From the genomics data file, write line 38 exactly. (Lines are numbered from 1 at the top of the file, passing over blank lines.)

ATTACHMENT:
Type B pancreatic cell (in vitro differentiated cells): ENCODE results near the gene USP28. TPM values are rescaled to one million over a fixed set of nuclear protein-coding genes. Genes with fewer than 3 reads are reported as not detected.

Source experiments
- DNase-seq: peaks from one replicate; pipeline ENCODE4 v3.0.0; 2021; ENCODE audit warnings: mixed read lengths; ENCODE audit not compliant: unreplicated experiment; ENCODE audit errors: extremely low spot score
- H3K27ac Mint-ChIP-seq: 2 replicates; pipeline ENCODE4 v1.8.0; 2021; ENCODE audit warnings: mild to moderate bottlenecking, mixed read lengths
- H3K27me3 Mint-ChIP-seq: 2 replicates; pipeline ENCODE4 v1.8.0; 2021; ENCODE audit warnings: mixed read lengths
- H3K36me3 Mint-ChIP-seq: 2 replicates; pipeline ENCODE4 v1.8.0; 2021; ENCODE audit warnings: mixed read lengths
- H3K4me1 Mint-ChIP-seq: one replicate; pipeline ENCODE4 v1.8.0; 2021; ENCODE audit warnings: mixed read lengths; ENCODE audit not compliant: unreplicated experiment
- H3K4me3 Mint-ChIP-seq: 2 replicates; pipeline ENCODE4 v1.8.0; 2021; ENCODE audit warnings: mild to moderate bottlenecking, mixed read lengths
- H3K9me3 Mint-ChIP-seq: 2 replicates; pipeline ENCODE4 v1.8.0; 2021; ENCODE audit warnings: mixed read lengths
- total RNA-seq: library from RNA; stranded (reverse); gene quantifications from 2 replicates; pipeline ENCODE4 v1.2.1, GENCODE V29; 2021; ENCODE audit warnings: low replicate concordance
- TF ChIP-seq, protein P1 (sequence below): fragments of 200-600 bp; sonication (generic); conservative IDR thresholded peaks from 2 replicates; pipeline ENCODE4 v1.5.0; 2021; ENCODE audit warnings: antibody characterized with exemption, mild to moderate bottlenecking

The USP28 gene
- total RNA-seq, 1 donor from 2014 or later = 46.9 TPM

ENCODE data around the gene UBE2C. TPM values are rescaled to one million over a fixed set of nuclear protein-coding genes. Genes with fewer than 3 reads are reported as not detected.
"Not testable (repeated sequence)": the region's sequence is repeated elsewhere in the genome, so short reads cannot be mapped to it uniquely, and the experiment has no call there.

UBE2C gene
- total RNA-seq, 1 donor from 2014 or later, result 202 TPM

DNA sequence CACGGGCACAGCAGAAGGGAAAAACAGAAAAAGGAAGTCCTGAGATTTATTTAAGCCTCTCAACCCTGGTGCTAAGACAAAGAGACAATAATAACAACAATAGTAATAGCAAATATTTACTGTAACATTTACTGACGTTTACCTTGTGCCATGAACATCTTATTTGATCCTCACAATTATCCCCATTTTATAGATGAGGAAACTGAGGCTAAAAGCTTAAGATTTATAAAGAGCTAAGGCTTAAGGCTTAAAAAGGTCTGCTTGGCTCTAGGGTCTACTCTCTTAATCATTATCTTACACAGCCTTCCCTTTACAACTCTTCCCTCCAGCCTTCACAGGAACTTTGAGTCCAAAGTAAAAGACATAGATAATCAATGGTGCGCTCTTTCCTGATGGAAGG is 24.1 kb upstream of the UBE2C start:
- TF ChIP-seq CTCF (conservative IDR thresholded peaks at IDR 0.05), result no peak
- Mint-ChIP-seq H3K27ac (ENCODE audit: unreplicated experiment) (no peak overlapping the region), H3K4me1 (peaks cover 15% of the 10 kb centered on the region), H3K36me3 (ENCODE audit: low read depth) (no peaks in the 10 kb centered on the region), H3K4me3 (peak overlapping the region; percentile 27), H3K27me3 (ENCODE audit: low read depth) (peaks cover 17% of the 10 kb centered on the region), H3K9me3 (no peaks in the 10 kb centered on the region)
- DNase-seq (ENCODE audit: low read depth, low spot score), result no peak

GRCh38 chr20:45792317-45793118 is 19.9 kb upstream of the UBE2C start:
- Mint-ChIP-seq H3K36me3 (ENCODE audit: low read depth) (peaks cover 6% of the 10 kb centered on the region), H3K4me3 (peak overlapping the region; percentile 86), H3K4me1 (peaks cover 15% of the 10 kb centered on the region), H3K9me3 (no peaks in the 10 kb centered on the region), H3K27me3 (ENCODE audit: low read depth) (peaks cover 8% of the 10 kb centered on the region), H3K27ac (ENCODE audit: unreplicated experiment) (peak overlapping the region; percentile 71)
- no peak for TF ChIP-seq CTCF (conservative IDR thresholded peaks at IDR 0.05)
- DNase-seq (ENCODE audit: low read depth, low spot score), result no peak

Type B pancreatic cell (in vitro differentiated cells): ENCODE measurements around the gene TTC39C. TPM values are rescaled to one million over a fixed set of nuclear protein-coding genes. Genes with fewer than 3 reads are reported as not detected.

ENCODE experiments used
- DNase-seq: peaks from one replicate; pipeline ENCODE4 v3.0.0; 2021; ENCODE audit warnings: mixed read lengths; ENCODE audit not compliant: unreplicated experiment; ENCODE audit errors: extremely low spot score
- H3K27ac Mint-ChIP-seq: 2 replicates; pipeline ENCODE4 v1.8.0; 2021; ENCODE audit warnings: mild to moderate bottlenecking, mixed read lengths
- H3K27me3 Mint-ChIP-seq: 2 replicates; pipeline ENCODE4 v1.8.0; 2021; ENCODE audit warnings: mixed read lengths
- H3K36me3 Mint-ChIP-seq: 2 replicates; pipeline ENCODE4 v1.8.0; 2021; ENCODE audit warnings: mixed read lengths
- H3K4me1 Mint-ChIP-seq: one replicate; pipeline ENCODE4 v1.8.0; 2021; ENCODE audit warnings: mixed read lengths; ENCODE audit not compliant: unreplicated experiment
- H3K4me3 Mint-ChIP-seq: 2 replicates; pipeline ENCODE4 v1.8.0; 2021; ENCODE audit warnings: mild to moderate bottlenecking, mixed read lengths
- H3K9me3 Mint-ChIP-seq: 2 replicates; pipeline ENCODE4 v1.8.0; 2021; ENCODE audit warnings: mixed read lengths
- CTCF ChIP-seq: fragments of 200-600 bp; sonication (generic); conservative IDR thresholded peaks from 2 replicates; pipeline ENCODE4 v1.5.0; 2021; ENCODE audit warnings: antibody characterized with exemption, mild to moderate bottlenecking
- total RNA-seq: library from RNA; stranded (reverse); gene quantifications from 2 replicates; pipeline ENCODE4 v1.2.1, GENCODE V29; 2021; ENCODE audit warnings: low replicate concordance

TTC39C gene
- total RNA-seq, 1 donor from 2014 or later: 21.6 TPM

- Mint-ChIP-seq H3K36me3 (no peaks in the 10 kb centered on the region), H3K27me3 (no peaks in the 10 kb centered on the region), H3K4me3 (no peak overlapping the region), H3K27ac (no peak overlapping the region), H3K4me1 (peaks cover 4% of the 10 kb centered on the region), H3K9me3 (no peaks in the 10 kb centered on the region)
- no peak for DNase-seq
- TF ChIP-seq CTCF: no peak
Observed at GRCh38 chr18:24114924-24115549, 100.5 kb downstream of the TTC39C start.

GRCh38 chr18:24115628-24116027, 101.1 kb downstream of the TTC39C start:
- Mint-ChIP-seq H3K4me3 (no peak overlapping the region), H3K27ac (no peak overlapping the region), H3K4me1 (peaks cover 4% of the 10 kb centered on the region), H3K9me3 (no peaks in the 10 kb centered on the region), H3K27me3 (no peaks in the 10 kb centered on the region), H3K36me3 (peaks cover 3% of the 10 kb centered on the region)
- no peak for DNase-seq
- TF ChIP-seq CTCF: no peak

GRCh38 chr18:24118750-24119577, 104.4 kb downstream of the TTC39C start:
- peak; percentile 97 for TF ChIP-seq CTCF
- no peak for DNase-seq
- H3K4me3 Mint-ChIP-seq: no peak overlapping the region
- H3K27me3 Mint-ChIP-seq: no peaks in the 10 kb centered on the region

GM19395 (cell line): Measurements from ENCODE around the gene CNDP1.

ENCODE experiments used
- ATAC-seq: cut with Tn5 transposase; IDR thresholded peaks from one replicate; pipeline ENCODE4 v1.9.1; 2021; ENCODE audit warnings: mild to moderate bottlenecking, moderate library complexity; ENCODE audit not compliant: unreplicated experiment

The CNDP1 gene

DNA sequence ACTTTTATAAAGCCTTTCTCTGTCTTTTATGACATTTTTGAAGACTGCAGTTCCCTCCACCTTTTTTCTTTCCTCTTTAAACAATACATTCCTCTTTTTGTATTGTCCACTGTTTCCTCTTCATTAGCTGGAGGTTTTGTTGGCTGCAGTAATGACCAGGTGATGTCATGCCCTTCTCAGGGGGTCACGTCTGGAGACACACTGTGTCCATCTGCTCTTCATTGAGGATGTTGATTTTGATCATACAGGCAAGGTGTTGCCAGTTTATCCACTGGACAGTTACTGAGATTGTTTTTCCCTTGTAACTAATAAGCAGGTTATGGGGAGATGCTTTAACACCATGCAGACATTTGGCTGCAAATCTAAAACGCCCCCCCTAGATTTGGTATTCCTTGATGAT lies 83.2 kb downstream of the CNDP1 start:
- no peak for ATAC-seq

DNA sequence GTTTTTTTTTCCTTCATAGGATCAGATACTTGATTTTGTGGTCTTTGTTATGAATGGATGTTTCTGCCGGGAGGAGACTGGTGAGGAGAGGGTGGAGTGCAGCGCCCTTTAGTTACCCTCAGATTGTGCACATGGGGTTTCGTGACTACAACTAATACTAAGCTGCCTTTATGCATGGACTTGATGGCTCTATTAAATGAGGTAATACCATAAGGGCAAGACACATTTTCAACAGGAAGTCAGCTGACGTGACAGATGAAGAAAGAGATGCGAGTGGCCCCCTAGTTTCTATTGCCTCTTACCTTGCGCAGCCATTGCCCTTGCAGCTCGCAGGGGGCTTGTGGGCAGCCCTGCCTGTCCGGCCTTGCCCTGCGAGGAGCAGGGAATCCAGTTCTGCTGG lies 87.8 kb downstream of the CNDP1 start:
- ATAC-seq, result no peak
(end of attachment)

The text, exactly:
- total RNA-seq, 1 donor from 2014 or later: 21.6 TPM